by Craig Korczynski, Contributing Writer
February has arrived and with it signifies the opening of snook season. Snook will be highly sought after by anglers. If you plan on keeping a snook, you will need a snook stamp and slot regulations are enforced, 28 inches minimum to 32 inches maximum, 1 fish per angler.
The cool fronts will continue to migrate south pushing cooler air and windy conditions at times. Snook anglers this means target deeper holes, bridges, channels, and sea walls. The snook will be holding near the bottom and tight on structure. High noon look for snook laying up on sand bars basking in the sun. The snook are willing to take any live bait or artificial lure like a DOA C.A.L. 3-inch paddle tail or DOA 3-inch shrimp crossing their path.
Night fishing offers great numbers of snook on fly and live baits; be sure to work the shadow lines and stay quiet. Always be courteous to other anglers fishing docks; etiquette goes along way.
The tarpon fishing in the bays and canals offer great shots with the fly, bait and artificial lures. Keep an eye out for rolling fish on the surface and work the area thoroughly. Deeper passes hold bigger fish up to 60 pounds. Anglers using live baits will have plenty of action but artificial lures like a MirrOdine and DOA 3-inch shrimp and DOA C.A.L. 4-inch jerk bait in glow and gold rush belly are great baits to hook up with the silver king.
The ICW will be teeming with life as anglers can target jacks, snook, tarpon, sheepshead, and pompano. Seawalls and docks are great areas for jacks and snook during the day and at night. Live shrimp, mullet and DOA C.A.L. 3-inch Shad tail rigged on a 1/8 jig head produce many strikes. Top water Heedon spooks early morning and late in the afternoon provided explosive action for top water strikes.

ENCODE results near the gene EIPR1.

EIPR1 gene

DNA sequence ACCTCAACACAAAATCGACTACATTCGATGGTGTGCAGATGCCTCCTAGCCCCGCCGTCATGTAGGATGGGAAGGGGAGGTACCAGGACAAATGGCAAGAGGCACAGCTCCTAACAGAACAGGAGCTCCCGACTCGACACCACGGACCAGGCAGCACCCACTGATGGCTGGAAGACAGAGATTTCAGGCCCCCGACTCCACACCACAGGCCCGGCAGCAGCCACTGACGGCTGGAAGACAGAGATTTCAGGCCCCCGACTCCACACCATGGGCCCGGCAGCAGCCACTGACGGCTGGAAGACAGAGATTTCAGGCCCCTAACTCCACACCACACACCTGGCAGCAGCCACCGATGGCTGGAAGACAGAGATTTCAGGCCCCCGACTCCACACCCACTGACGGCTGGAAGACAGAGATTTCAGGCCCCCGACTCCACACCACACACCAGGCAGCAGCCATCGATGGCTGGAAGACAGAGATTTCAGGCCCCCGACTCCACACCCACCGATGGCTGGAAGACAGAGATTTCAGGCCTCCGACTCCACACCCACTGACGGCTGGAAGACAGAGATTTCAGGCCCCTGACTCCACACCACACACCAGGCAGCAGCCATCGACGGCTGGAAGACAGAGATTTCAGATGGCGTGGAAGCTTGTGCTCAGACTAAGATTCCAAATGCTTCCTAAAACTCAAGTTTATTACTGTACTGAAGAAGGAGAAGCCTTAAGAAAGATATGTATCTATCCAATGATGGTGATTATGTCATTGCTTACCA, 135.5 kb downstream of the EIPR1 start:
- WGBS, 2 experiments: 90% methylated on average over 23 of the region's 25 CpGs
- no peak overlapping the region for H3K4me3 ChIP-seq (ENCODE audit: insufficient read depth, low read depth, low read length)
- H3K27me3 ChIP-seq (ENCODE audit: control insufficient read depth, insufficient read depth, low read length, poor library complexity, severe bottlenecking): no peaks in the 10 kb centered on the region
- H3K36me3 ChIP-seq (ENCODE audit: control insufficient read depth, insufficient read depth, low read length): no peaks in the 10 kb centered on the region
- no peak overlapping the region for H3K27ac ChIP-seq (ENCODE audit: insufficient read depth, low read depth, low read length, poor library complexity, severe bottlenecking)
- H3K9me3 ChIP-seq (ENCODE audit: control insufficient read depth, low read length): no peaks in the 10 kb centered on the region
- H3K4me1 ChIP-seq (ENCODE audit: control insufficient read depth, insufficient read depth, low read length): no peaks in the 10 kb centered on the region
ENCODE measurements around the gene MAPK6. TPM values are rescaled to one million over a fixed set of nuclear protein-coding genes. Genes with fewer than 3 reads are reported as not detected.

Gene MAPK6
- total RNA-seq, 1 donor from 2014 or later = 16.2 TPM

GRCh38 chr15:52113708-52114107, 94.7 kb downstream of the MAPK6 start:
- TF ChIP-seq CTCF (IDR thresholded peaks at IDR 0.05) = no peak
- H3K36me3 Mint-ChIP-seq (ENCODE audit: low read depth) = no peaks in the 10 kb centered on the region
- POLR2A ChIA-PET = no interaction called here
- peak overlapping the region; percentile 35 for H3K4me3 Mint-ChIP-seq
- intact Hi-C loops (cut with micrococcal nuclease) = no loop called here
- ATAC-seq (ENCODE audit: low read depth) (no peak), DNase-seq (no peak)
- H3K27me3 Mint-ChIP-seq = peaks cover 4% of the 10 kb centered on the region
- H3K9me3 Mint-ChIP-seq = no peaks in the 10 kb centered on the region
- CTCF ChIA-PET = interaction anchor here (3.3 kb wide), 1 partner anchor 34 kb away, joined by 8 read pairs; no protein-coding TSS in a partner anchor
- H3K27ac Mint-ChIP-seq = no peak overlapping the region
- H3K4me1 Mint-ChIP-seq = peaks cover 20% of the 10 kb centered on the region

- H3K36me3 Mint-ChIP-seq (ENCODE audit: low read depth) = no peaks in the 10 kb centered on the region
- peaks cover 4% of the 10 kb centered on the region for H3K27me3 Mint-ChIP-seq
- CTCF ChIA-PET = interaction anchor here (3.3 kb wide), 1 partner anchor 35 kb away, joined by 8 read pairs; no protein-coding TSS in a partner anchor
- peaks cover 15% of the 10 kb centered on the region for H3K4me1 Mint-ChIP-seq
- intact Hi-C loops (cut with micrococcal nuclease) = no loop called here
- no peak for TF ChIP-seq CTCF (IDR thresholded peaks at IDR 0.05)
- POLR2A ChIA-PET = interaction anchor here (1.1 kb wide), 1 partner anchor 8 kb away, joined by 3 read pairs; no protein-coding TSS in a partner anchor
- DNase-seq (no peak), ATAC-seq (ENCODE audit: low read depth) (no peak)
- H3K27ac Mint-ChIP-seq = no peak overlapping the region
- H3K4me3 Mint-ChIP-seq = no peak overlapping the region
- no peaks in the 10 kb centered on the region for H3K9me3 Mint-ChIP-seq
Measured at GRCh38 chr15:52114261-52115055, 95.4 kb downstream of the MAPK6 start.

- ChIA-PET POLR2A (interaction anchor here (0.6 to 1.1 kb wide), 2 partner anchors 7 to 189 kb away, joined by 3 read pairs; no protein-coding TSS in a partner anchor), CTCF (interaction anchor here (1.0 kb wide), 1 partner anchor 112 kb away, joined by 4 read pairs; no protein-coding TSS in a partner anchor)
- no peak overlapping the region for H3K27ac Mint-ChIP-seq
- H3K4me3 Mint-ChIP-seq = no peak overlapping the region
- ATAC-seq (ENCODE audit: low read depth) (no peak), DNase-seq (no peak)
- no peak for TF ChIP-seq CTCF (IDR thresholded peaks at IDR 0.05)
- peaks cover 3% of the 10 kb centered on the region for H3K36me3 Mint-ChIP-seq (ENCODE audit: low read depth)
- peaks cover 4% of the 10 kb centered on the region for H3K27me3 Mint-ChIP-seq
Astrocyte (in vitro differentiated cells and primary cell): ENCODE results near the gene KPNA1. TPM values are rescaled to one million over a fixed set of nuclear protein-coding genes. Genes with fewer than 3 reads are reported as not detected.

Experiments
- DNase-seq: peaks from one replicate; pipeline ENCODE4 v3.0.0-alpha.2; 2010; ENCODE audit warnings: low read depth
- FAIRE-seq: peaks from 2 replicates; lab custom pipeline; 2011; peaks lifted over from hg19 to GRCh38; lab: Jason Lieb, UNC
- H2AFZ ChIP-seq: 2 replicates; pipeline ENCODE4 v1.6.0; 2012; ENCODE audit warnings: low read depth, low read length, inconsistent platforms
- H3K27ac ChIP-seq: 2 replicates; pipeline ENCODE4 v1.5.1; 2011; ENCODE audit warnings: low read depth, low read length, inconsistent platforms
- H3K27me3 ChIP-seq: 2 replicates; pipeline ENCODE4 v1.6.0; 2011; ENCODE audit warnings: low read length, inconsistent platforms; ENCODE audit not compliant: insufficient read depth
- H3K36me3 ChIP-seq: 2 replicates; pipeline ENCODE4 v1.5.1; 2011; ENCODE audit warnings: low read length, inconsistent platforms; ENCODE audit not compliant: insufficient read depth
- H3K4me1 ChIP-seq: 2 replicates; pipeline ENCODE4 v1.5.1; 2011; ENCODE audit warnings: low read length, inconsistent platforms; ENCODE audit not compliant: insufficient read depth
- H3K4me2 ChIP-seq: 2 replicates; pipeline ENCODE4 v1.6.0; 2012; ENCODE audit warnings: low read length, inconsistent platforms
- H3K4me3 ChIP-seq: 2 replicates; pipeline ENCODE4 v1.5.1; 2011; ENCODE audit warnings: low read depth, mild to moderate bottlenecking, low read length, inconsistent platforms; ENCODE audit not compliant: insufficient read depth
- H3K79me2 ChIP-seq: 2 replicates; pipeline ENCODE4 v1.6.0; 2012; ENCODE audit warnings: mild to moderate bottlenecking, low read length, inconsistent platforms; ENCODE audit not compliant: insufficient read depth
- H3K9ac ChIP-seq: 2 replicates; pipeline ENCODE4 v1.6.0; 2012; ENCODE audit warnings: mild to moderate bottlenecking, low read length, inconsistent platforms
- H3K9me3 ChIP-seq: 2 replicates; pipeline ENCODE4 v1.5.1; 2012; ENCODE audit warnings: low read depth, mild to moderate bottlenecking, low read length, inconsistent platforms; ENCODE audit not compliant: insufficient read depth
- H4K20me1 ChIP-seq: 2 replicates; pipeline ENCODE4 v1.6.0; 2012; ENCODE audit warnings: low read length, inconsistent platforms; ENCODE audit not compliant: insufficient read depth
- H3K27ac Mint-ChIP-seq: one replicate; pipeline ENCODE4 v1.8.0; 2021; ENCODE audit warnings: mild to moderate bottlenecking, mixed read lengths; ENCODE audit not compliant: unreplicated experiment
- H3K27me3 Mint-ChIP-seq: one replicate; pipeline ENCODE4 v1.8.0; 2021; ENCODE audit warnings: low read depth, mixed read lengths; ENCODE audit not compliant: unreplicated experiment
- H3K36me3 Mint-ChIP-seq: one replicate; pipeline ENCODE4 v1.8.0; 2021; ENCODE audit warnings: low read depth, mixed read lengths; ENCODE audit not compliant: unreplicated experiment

The grass flats are another great spot for anglers to take the kids after a cool front. The flats will be full of ladyfish, jacks, pompano, bluefish, black drum, sheepshead, snapper, Spanish mackerel and trout. The best techniques to use on the flats are bucktail jigs tipped with shrimp, popping corks rigged with a live shrimp or a DOA 3-inch shrimp in glow color and a DOA C.A.L. 3-inch Shad rigged on a 1/8 jig head bounced off the bottom. When working the grass flats look for potholes and drop offs for areas to target. Always remember to use the wind and tide to your advantage. Look for signs of life like birds, bait schools and remember those manatees usually have a few surprise fish trailing behind.
Well that is the fishing report for the Palm Beach County. I hope you all enjoyed so get out there and get hooked up. Tight Lines!